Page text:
Greater Manchester’s Police and Crime Commissioner Tony Lloyd has welcomed proposals to strengthen sentencing powers against dog owners who allow their pets to kill.
Under current laws, the maximum sentence for an owner whose dog has killed someone is two years – and only if the attack happened in a public place.
The government is now consulting on plans to increase the sentence, with the possibility of a life sentence in the most extreme cases.
But Tony also expressed concerns that the plan to introduce better powers to force owners to control their dogs before they attack have been jettisoned.
Tony said: “It’s up to the courts to assign the appropriate sentence for dog attacks but their hands are tied by current legislation and quite frankly, while no amount of sentence will bring back a loved one, the current maximum sentence is not a deterrent and is nowhere near enough to see justice done. There are some dog owners who use their animals as weapons to maim and, in extreme cases, kill and it’s these people who should face the full force of the law and suffer much harsher consequences for their blatant disregard for public safety.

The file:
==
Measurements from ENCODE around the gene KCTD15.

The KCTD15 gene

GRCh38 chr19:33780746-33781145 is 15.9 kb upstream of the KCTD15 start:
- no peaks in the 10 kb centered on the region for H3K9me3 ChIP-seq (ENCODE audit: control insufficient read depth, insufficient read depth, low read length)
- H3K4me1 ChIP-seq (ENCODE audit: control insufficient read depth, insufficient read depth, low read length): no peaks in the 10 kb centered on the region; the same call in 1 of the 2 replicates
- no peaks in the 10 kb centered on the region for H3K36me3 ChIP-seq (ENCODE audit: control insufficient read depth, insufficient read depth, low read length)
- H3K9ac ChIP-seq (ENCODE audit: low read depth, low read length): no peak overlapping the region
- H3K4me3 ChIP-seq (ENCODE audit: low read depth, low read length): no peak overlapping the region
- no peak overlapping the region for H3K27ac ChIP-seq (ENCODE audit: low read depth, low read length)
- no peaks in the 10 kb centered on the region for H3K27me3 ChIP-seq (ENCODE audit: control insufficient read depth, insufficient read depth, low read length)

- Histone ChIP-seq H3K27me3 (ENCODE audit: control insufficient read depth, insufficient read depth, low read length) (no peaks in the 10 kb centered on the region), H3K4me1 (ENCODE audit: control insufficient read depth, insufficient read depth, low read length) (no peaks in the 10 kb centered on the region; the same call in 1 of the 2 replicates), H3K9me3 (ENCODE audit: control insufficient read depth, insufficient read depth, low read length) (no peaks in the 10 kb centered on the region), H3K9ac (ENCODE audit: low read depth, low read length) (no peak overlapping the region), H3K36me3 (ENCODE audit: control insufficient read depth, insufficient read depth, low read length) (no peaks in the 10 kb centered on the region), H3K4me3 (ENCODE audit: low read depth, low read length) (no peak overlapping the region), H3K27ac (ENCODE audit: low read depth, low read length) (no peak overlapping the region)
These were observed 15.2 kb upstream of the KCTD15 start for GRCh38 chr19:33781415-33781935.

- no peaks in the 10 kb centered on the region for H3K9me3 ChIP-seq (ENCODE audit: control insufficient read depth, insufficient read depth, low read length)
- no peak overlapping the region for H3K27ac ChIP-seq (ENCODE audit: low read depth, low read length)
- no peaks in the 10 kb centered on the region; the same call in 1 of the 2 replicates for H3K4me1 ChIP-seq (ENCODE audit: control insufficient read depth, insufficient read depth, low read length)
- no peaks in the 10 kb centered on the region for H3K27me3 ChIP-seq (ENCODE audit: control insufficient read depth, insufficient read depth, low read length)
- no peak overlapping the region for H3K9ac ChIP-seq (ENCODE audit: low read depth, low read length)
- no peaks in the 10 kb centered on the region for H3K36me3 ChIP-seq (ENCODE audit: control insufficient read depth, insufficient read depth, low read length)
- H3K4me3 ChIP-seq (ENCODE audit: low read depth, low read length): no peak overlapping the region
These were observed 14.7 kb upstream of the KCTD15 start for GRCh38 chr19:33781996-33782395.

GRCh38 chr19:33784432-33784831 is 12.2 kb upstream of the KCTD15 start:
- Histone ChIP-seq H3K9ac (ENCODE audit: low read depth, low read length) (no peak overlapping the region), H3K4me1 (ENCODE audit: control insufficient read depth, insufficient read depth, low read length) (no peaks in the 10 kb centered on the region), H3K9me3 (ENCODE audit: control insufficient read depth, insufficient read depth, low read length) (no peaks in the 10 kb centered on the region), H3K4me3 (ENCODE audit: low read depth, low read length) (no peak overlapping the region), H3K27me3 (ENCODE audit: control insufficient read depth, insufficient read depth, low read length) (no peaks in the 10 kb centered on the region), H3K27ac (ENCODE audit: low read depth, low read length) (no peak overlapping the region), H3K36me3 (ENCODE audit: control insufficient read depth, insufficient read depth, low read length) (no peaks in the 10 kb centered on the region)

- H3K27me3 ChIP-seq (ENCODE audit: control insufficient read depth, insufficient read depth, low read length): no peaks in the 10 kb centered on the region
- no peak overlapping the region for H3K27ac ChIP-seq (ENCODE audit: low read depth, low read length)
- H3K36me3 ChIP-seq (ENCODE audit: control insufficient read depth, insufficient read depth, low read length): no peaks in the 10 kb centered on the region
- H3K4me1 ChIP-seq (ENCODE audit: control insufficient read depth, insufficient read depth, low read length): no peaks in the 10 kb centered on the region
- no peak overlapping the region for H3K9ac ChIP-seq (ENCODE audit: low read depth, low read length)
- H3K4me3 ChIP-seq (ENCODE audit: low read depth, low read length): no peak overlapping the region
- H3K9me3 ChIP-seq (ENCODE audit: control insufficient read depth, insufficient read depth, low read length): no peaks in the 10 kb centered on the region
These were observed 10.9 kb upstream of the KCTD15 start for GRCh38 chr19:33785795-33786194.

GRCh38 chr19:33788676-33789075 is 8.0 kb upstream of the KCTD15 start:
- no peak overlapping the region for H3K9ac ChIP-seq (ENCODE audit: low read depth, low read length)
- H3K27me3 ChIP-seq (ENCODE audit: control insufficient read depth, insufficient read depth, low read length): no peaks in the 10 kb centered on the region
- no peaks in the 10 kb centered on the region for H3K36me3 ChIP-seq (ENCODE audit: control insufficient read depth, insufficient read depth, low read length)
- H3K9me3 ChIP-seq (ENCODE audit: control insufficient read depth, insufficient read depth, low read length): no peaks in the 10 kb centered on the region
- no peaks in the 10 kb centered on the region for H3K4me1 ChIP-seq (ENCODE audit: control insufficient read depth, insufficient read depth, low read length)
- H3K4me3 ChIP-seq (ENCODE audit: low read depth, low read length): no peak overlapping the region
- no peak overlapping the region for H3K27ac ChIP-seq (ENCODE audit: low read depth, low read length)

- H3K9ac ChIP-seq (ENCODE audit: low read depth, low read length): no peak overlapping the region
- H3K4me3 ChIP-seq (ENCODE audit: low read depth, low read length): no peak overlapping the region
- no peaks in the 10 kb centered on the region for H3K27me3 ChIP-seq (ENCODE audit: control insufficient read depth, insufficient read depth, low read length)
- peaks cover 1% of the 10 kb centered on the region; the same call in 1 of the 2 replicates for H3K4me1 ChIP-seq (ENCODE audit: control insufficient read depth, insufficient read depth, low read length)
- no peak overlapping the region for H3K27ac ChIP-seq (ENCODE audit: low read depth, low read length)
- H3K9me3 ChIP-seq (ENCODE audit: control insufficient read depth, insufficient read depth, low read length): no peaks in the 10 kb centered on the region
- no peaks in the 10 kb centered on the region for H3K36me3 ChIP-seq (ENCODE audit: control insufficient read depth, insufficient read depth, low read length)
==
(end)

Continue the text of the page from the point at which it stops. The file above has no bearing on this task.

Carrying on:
“However, prevention is better than cure and the Government needs to introduce much stronger preventative measures so we can stop families facing the same heartache suffered by Jade Anderson’s family following her tragic death four months ago.
“Dog Control Orders are one of the ways we can prevent such tragedies but they don’t go far enough. This is why I, along with local MP Julia Hilling and Jade’s family, have been calling for much stronger Dog Control Notices to be introduced, which would include more measures such as microchipping, muzzling and keeping dogs on a lead. Disappointingly, these measures have been taken out of the draft Anti-social Behaviour and Policing Bill. But it’s not too late for MPs to do the right thing and I hope, when the Bill comes back for further debate in parliament, they will see that these changes need to happen and Dog Control Notices will be supported.
“The Government needs to get a grip on this issue and give the police and local councils the power to protect our communities and our children from dangerous dogs and hold their irresponsible owners to account.”